The ‘bog bodies’ of north-western Europe have captured the imagination of poets as much as archaeologists, confronting us with human remains where time has stopped – allowing us to come ‘face to face’ with individuals from the past. Their exceptional preservation allows us to examine unprecedented details of both their lives and deaths, making us reflect poignantly upon our own mortality. Yet this book argues that they must be resituated within a turbulent world of endemic violence and change, reinterpreting the latest Continental research and new discoveries in this light. The book features a ground-breaking ‘cold case’ forensic study of Worsley Man: Manchester Museum’s ‘bog head’ and brings the bogs to life through both natural history and folklore, as places that were rich, fertile, yet dangerous. Finally, it argues that these remains do not just pose practical conservation problems but philosophical dilemmas, compounded by the critical debate on if – and how – they should be displayed, with museum exemplars drawn from across the globe
correspondence between two men of science alludes to the bogbodies that have become known (somewhat ironically) as the ‘Hope couple’ (van der Sanden 1996 : 19). While a historic case, whose tragic end on the upland peat bog of Hope Woodland was well documented by the local vicar, Wormald, this telling line in Balguy’s letter alludes to a phenomenon of peat preservation that was apparently well known by the locals. Balguy had grown up in the parish of Hope; his forebears were ‘Overseers of the Poor’ and their signatures litter the accounts of small payments to widows and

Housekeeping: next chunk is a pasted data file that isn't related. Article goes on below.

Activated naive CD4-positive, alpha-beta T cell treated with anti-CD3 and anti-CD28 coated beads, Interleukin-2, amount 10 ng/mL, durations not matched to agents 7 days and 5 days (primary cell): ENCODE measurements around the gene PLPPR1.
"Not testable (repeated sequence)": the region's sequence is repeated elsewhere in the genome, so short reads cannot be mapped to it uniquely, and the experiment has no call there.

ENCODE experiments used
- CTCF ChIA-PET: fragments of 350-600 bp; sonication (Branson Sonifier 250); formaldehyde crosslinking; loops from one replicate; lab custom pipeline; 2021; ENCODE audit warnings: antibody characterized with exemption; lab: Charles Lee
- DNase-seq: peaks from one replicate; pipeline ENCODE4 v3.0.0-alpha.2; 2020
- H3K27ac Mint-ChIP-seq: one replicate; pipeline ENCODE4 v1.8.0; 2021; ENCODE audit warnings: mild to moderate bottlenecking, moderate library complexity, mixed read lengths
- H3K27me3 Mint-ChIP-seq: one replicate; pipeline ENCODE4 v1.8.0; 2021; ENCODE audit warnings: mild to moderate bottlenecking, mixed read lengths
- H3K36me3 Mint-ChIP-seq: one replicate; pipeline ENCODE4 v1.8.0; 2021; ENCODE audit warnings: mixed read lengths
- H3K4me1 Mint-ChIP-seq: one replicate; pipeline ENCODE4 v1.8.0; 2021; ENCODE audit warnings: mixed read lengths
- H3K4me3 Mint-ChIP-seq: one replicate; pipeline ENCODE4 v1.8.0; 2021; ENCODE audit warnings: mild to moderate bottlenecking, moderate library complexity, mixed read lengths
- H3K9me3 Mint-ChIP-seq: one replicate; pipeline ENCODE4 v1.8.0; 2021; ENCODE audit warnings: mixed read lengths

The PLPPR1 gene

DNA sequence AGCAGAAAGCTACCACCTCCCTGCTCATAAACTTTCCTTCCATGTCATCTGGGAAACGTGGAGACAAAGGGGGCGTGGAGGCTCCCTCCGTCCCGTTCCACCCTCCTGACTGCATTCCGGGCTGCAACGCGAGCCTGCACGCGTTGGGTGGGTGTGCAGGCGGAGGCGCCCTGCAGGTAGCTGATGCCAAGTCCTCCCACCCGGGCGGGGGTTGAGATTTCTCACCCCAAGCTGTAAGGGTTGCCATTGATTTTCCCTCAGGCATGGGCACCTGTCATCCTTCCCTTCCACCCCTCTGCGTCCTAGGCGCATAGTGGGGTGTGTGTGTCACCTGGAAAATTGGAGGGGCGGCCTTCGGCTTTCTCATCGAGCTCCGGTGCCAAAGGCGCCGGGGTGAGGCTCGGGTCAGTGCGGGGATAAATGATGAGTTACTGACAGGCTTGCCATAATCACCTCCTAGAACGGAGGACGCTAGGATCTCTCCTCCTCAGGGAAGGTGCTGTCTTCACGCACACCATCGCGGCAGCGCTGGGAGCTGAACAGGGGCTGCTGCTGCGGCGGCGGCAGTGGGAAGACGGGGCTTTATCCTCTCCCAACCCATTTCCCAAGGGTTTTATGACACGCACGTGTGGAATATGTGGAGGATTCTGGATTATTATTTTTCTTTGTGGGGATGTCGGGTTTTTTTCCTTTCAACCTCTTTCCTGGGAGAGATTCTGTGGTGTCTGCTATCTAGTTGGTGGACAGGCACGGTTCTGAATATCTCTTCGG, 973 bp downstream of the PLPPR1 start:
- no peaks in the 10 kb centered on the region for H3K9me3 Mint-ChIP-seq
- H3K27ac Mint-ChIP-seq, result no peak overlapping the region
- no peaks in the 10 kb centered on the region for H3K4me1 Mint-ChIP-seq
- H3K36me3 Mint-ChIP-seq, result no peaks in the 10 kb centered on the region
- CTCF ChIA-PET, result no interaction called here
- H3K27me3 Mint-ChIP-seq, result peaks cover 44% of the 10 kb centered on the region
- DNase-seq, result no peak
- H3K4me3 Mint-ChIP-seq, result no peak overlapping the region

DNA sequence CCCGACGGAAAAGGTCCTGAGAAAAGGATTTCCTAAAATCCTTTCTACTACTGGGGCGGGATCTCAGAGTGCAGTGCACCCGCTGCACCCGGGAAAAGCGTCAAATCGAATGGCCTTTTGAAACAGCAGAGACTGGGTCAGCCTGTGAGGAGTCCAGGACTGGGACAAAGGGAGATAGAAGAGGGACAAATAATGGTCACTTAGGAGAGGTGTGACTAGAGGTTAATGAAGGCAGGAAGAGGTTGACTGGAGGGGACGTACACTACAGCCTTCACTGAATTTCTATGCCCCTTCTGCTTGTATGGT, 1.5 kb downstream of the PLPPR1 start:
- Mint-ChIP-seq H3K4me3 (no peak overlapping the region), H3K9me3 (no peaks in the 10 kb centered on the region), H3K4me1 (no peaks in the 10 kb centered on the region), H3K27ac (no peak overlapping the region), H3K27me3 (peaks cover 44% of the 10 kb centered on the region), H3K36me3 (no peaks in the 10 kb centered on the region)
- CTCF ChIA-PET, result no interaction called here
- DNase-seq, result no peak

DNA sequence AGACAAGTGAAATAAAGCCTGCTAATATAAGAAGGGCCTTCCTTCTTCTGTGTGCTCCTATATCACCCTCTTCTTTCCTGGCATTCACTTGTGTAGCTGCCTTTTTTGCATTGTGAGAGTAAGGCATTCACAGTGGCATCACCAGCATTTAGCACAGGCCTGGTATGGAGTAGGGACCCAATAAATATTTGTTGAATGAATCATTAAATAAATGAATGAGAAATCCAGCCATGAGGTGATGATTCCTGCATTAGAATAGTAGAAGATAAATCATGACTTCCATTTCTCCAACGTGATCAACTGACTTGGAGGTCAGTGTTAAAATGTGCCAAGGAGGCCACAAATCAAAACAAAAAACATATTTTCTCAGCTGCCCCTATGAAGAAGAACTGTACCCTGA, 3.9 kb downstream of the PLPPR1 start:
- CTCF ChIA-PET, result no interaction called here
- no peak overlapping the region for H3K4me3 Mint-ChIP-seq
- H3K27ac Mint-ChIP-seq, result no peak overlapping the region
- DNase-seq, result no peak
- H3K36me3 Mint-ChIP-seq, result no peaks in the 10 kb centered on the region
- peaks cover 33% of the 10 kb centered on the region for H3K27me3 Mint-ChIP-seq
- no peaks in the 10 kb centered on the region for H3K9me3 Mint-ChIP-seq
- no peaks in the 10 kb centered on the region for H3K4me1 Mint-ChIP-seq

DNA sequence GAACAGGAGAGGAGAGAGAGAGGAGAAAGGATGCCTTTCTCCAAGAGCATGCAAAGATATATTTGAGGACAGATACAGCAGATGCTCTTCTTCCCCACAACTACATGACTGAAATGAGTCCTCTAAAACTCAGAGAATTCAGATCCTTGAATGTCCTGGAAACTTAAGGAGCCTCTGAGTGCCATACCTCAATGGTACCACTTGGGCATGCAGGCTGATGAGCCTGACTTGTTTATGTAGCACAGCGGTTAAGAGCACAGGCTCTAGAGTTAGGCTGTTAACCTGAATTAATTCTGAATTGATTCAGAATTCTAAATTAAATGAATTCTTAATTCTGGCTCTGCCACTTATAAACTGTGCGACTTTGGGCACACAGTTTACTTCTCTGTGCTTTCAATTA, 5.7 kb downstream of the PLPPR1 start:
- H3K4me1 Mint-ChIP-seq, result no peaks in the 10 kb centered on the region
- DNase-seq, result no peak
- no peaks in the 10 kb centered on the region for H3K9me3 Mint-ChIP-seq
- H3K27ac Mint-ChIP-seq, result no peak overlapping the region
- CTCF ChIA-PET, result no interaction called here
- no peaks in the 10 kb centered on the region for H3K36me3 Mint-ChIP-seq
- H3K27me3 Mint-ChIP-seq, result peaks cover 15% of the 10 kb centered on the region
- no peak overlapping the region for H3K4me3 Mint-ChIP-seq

Introduction: ‘exposed for a sight’
The first attested ‘exhibiting’ of bogbodies appears to be the Hope couple, who died in a snowstorm in the Peak District of northern Britain in 1674 (see Chapter 2 ). Following their burial on the spot when the snow had melted, they lay undisturbed in the ‘peat moss’ for ‘twenty-eight years and nine months’ when the curiosity of the locals got the better of them. Dr Charles Balguy, the medic from Peterborough who had grown up in Hope, attributes this interest to the parishioners’ knowledge of peat’s preservative properties
our lives. His point is that archaeology is not some neat, systematic endeavour uncovering history in a sequential manner. It is messy, confusing and disconcerting. It comes at us in the midst of our own lives where we must make sense of it; thus the past is always in dialogue with the issues and concerns of the present. This book has taken that moment of irruption as its starting point, following the afterlife of the bogbody: how it was reburied or revived, investigated and interpreted. It has followed how the meanings of these remains have changed through time
From the earliest antiquarian letters to the poetic evocations of Heaney, the words used to describe bogbodies conjure their remarkable yet unsettling power. They are ‘entire and uncorrupted’ (Leigh 1700 : 65), found as ‘in a common posture of sleep’ (de la Pryme 1870 : 983), ‘as fresh as if death had occurred the preceding day’ (Gear 1883 , cited in Cowie et al. 2011 : 8). Yet the bog has inevitably altered and stained these remains; they are described by Low as ‘rolled up in their own leather’ (cited in Anderson 1879 : liii) or ‘tanned